Nvidia limits Ether (ETH) mining hash rate on the new batch of GeForce RTX 3080, RTX 3070, and RTX 3060 Ti GPUs
The company is putting an Ethereum hash rate limiter on the hardware to make them less desirable to crypto miners that mine Ether (ETH)
Wed, 19 May 2021, 08:16 am UTC
Chipmaker Nvidia is making sure that its new models of graphics cards, which are geared for gaming, go into their intended users. The company is putting an Ethereum hash rate limiter on the hardware to make them less desirable to crypto miners that mine Ether (ETH).
While the GPUs are designed with gaming in mind, Nvidia knows that crypto miners have been buying the hardware for their mining activities, which could sometimes create supply shortages. “Because NVIDIA GPUs are programmable, users regularly discover new applications for them, from weather simulation and gene sequencing to deep learning and robotics,” the company said in a post. “Mining cryptocurrency is one of them.”
The explosive growth of the DeFi industry is expected to increase the crypto mining activities for Ether. This is because most of the new DeFi applications are being built on the Ethereum blockchain where ETH is the native cryptocurrency.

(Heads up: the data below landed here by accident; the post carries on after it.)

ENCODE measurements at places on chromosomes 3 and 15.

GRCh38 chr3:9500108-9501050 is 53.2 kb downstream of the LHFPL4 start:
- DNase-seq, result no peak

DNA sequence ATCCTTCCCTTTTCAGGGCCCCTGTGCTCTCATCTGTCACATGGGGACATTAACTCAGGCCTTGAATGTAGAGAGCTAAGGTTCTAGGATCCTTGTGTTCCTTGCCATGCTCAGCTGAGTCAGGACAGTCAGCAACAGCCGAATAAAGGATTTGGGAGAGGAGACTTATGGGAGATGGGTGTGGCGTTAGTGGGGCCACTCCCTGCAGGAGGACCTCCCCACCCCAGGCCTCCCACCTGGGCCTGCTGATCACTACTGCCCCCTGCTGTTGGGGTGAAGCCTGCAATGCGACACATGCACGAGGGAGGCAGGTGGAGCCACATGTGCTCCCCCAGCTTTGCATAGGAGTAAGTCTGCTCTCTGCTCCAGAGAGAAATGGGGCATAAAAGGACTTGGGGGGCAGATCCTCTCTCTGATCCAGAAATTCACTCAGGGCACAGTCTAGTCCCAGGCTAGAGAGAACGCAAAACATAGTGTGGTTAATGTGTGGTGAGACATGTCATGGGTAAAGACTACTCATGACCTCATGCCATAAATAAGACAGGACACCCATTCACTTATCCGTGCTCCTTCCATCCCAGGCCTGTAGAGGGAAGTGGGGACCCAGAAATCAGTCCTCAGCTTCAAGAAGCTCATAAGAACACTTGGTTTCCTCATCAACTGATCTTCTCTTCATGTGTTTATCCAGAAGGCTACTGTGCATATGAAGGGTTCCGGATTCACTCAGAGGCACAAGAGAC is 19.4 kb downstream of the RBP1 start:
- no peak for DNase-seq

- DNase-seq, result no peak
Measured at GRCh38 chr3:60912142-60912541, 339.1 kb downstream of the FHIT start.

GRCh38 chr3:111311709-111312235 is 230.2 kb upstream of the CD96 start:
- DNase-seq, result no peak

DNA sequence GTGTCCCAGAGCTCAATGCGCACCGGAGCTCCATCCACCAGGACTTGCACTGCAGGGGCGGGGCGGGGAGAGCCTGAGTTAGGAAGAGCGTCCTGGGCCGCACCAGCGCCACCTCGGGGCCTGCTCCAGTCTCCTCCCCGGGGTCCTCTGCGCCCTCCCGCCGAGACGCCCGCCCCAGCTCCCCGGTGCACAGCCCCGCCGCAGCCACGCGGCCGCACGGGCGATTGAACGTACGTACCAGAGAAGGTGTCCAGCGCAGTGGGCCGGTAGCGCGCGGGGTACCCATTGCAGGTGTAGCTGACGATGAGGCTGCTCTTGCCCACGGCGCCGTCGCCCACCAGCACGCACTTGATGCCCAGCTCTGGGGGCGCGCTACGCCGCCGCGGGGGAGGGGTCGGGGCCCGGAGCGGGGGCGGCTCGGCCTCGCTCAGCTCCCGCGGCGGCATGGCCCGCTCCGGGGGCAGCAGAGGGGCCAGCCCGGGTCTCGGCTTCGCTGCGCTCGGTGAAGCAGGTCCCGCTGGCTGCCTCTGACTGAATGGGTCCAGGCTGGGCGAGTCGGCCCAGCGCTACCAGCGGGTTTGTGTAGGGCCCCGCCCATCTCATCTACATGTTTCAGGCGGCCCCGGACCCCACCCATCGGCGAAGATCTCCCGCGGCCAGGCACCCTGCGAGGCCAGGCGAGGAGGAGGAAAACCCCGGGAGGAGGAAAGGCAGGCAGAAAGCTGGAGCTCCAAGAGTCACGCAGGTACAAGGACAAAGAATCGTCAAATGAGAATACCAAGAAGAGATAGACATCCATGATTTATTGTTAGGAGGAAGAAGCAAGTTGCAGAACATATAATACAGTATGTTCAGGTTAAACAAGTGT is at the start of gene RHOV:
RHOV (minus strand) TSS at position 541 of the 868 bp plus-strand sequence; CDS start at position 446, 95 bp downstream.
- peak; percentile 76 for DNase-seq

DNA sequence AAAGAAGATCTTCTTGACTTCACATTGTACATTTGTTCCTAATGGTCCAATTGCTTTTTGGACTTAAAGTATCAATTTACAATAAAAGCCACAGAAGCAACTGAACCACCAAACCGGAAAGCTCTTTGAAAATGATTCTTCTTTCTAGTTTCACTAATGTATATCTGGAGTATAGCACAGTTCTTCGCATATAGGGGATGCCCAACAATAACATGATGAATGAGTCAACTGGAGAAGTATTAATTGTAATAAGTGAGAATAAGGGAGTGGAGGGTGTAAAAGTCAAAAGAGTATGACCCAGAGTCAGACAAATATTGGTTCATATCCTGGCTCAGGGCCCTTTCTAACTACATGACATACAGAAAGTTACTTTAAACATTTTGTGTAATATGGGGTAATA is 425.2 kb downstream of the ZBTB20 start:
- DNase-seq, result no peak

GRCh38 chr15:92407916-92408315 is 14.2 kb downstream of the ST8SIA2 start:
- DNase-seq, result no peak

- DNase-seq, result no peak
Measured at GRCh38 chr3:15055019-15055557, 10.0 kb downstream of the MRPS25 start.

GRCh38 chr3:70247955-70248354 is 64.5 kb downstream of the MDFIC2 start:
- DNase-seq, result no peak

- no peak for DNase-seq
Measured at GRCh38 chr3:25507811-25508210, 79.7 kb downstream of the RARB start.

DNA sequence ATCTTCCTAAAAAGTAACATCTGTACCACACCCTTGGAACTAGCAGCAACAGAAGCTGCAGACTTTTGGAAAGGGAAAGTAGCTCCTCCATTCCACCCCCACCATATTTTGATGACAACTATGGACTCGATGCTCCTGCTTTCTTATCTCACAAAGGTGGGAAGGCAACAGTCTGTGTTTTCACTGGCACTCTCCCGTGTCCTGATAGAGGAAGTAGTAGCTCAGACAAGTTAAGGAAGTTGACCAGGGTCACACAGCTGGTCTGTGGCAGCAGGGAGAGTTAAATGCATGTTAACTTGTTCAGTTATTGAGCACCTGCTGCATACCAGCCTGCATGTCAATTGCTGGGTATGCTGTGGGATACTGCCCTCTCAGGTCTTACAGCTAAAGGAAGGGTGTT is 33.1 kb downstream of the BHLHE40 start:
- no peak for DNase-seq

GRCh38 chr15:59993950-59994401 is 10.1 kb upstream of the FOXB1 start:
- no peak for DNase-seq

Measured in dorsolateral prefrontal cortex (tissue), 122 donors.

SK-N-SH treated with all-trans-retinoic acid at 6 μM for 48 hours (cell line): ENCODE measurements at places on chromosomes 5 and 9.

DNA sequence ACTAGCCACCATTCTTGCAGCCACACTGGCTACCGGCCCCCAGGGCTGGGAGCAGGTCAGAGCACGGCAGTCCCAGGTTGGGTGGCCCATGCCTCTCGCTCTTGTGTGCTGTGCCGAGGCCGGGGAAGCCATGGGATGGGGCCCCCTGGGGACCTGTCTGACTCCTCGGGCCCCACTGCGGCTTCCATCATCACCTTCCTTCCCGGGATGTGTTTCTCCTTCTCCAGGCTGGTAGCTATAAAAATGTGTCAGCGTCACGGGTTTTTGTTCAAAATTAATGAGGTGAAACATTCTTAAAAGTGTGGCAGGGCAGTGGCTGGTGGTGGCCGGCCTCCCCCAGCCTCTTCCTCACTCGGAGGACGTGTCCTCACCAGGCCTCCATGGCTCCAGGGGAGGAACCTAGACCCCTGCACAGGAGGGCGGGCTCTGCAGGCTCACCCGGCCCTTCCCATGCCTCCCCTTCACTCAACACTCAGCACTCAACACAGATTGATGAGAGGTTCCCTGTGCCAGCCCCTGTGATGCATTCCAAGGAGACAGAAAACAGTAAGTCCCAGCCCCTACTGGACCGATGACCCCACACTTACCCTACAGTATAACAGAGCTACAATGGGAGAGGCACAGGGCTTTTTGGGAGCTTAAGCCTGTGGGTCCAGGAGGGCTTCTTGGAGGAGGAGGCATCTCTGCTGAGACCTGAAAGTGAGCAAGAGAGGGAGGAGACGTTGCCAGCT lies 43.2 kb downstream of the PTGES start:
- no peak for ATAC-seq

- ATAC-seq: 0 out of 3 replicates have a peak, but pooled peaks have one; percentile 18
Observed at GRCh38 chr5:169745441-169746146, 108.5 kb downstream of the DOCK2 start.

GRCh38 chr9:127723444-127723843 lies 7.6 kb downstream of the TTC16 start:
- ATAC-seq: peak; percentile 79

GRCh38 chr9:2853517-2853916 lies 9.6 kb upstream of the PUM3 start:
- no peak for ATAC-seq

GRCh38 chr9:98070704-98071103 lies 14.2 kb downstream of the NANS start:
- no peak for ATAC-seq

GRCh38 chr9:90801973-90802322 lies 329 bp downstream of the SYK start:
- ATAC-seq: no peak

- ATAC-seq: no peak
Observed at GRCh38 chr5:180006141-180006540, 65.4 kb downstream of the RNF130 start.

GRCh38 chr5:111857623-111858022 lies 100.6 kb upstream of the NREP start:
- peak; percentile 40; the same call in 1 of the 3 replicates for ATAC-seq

Earlier this year, Nvidia placed Ethereum hash rate limiters on the RTX 3060 in a bid to make them less appealing to miners. In its latest announcement, the company decided to place similar limiters on the GeForce RTX 3080, RTX 3070, and RTX 3060 Ti as well.
“To help get GeForce GPUs in the hands of gamers, we announced in February that all GeForce RTX 3060 graphics cards shipped with a reduced Ethereum hash rate,” Nvidia said. “Today, we’re taking additional measures by applying a reduced ETH hash rate to newly manufactured GeForce RTX 3080, RTX 3070, and RTX 3060 Ti graphics cards. These cards will start shipping in late May.”
The GPUs were originally launched with a full hash rate, which means that there might be GeForce RTX 3080, RTX 3070 and RTX 3060 Ti cards in stores that don’t have limiters. To help customers distinguish the newer versions (with limiter), the newer cards will have a “Lite Hash Rate,” or “LHR” identifier appearing on the box and on the product listing.
“This reduced hash rate only applies to newly manufactured cards with the LHR identifier and not to cards already purchased,” the company explained. With the ETH mining restriction on the new cards, Nvidia hopes that the move “will get more GeForce cards at better prices into the hands of gamers everywhere.”
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